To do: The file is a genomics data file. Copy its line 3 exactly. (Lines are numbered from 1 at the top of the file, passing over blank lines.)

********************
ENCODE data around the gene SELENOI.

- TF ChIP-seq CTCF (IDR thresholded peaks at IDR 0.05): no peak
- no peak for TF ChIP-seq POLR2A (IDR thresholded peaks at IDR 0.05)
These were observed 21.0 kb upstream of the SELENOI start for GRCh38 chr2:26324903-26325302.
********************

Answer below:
- no peak for TF ChIP-seq POLR2A (IDR thresholded peaks at IDR 0.05)